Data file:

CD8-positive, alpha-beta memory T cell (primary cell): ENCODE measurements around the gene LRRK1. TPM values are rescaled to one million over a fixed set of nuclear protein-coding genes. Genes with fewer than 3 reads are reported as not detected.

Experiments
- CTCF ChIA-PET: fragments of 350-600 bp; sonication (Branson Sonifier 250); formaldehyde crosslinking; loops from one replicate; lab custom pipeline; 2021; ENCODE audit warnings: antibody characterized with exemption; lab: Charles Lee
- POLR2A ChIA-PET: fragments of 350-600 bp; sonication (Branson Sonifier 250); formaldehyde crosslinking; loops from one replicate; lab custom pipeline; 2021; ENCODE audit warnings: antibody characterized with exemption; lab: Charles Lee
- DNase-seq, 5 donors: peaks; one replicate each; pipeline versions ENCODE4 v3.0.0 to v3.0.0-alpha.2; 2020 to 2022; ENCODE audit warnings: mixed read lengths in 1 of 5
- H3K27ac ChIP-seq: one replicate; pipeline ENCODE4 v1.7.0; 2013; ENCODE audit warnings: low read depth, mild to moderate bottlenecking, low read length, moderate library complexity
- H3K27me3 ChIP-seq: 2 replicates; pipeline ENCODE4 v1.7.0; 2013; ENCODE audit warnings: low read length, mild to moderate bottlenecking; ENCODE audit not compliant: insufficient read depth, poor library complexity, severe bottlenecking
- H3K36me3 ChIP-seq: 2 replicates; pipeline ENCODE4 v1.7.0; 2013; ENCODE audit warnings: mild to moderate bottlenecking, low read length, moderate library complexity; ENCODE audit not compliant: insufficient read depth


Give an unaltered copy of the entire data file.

CD8-positive, alpha-beta memory T cell (primary cell): ENCODE measurements around the gene LRRK1. TPM values are rescaled to one million over a fixed set of nuclear protein-coding genes. Genes with fewer than 3 reads are reported as not detected.

Experiments
- CTCF ChIA-PET: fragments of 350-600 bp; sonication (Branson Sonifier 250); formaldehyde crosslinking; loops from one replicate; lab custom pipeline; 2021; ENCODE audit warnings: antibody characterized with exemption; lab: Charles Lee
- POLR2A ChIA-PET: fragments of 350-600 bp; sonication (Branson Sonifier 250); formaldehyde crosslinking; loops from one replicate; lab custom pipeline; 2021; ENCODE audit warnings: antibody characterized with exemption; lab: Charles Lee
- DNase-seq, 5 donors: peaks; one replicate each; pipeline versions ENCODE4 v3.0.0 to v3.0.0-alpha.2; 2020 to 2022; ENCODE audit warnings: mixed read lengths in 1 of 5
- H3K27ac ChIP-seq: one replicate; pipeline ENCODE4 v1.7.0; 2013; ENCODE audit warnings: low read depth, mild to moderate bottlenecking, low read length, moderate library complexity
- H3K27me3 ChIP-seq: 2 replicates; pipeline ENCODE4 v1.7.0; 2013; ENCODE audit warnings: low read length, mild to moderate bottlenecking; ENCODE audit not compliant: insufficient read depth, poor library complexity, severe bottlenecking
- H3K36me3 ChIP-seq: 2 replicates; pipeline ENCODE4 v1.7.0; 2013; ENCODE audit warnings: mild to moderate bottlenecking, low read length, moderate library complexity; ENCODE audit not compliant: insufficient read depth